and groups to secure funding. Craig ( 2011 : 368) criticised some of the research on the minoritised community voluntary sector for being ‘colour-blind’. That is, when minoritised communities are discussed, it entails drawing out shared experiences rather than specific experiences of the individual groups within the umbrella. Therefore, it is important to identify when a group faces issues that are specific to them, for example the experiences of Black-led organisations. The micro-organisations examined in this article are run by and for Black people with African or
This new edition of a widely-respected textbook examines welfare policy and racism in a broad framework that marries theory, evidence, history and contemporary debate. Fully updated, it contains:
• a new foreword by Professor Kate Pickett, acclaimed co-author of The Spirit Level
• two new chapters on disability and chronic illness, and UK education policy respectively
• updated examples and data, reflecting changes in black and minority ethnic demographics in the UK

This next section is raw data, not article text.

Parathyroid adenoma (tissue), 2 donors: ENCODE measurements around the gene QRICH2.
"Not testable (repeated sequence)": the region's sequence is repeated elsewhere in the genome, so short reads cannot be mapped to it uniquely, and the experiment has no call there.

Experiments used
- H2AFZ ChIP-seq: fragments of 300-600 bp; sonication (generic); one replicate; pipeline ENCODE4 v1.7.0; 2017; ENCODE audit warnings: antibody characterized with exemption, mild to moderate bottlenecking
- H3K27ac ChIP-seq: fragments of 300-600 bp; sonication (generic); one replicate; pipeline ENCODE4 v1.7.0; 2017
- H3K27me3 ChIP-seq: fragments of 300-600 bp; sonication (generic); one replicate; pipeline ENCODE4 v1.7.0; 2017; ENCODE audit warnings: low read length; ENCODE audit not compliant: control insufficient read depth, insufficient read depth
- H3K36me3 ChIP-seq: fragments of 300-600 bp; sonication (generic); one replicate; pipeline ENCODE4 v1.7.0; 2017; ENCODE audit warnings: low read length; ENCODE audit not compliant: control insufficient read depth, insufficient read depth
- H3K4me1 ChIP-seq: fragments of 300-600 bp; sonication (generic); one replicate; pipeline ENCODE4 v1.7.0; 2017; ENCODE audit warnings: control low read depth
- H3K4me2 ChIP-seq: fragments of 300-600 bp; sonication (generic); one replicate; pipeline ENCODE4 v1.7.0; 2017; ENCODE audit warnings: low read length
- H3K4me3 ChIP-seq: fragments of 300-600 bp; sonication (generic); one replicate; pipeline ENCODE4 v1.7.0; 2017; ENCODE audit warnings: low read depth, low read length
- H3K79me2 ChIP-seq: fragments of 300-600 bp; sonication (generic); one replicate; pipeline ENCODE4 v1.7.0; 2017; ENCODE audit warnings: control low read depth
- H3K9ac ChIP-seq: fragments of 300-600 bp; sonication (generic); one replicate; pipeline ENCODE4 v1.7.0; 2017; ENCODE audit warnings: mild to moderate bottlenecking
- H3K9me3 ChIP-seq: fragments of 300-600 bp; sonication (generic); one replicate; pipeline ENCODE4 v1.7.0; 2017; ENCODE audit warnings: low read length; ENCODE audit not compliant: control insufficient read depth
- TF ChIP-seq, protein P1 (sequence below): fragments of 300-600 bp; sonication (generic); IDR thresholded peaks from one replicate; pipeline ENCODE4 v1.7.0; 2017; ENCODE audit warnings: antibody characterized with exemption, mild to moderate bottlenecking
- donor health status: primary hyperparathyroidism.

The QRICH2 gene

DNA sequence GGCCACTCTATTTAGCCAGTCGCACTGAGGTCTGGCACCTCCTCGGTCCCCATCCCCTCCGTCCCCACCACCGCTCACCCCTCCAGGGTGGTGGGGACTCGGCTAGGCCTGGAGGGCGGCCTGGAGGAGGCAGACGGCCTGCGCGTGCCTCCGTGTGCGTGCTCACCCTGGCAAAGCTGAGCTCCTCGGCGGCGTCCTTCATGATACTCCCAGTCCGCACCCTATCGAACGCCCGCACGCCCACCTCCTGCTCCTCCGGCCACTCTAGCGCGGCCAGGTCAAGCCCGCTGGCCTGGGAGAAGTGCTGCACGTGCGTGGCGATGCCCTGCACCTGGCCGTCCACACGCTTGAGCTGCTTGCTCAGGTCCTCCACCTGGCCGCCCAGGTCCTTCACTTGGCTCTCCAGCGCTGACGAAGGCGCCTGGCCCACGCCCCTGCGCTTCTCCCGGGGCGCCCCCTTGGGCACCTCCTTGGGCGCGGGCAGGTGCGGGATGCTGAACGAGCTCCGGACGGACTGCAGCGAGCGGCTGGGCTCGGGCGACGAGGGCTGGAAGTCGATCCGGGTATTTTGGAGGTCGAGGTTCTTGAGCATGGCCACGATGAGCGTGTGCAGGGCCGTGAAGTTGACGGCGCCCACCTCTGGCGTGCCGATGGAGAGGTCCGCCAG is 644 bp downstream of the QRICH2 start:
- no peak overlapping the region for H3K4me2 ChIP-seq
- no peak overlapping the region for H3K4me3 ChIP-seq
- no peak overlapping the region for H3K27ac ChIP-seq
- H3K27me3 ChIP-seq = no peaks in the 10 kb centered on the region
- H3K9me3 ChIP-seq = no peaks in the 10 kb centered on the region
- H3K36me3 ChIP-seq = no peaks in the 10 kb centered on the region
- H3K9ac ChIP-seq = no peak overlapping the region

• a post-script from a minority student on her struggle to make a new home in Britain
Suitable for undergraduate and postgraduate courses in social policy, sociology and applied social sciences, its global themes of immigration, austerity and securitisation also make it of considerable interest to policy and welfare practitioners.
EPDF and EPUB available Open Access under CC-BY-NC-ND licence. Groups most severely affected by COVID-19 have tended to be those marginalised before the pandemic and are now largely being ignored in developing responses to it.
This two-volume set of Rapid Responses explores the urgent need to put co-production and participatory approaches at the heart of responses to the pandemic and demonstrates how policymakers, health and social care practitioners, patients, service users, carers and public contributors can make this happen.
The first volume investigates how, at the outset of the pandemic, the limits of existing structures severely undermined the potential of co-production. It also gives voice to a diversity of marginalised communities to illustrate how they have been affected and to demonstrate why co-produced responses are so important both now during this pandemic and in the future.